Hypophosphatasia drug helps young people with bone disorder


"I had an aide that walked around with me," she said.

At six months old, Wurster was diagnosed with a genetic and sometimes deadly disorder called Hypophosphatasia.

"My bones are under mineralized, so it means they're just weaker than everyone else's," she explained.

For some infants, the diagnosis can be a death sentence. For others, it brings frequent bone breaks. For Wurster, it meant a life of pain.

"I just tried to cope with it," she said.

That was until four years ago, when researchers began testing a drug called ENB-0040 that replaced her missing enzyme needed for bone growth and calcification.

Once injected, the drug goes straight to the bone. Similar to insulin injections, patients inject themselves, sometimes daily. Within weeks some infants grew new bones and some reached other milestones.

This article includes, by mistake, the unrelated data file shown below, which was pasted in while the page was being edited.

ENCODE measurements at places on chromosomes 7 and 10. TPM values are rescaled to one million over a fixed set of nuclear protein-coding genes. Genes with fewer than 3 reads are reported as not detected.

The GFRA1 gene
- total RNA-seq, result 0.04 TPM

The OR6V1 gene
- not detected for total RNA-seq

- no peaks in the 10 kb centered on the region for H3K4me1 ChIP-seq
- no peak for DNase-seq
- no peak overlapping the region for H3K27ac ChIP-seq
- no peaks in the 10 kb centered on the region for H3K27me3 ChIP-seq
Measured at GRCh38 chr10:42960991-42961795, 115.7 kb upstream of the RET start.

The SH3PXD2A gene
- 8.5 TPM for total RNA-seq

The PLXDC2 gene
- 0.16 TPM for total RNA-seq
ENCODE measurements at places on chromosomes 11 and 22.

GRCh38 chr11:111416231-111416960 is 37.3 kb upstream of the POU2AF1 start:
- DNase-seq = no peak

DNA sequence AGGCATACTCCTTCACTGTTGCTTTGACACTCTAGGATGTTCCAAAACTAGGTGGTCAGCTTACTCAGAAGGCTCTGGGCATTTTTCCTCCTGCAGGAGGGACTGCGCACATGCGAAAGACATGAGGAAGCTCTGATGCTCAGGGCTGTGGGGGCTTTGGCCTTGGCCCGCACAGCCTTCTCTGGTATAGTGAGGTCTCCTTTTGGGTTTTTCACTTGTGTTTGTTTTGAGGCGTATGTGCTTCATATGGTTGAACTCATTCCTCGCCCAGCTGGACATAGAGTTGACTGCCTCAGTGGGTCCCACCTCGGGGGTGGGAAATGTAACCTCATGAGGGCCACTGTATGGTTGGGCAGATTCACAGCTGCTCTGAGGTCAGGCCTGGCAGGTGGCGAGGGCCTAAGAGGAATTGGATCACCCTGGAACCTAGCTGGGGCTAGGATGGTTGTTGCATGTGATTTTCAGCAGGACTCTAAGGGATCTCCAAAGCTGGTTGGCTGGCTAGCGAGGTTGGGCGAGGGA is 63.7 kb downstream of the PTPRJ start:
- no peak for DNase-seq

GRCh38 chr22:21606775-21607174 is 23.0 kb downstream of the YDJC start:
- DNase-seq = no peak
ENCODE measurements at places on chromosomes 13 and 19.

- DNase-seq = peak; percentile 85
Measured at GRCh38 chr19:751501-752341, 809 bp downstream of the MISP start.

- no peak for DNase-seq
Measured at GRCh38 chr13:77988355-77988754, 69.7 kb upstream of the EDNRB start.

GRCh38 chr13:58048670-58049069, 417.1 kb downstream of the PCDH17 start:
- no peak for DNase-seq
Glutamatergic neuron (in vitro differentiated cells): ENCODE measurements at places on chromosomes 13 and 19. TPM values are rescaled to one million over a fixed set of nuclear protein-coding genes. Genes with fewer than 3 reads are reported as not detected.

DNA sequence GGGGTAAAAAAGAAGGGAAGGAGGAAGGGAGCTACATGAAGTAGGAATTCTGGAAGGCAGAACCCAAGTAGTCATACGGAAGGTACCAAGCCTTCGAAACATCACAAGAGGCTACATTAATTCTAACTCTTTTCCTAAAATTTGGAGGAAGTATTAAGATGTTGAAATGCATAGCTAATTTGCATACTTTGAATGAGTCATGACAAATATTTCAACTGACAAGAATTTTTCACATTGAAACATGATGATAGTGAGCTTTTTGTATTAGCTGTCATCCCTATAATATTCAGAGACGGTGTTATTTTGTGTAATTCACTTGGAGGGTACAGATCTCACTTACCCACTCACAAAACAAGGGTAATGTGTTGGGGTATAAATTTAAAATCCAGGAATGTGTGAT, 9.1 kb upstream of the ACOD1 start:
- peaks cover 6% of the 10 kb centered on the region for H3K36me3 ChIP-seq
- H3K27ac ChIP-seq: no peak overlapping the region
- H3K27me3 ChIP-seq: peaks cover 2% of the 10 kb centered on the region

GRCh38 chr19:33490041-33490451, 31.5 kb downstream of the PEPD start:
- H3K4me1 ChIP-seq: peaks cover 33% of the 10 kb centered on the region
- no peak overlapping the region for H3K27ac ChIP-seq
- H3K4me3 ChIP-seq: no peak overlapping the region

"They'd come in and show us how far they could jump or look at how fast I can walk," said Dr. Katherine Madson with Shriners Hospital for Children.

While others assessed their success with steps, Wurster counted something else.

"Shopping. I mean I used to only go like 20 minutes," she said. Now, Wurster's mother says she can last at least two hours, and they're buying more shoes than ever.

After six weeks the pain was all but gone, and so was her wheelchair. It's a pain-free shopping spree and now Wurster is breaking the bank, not her bones.

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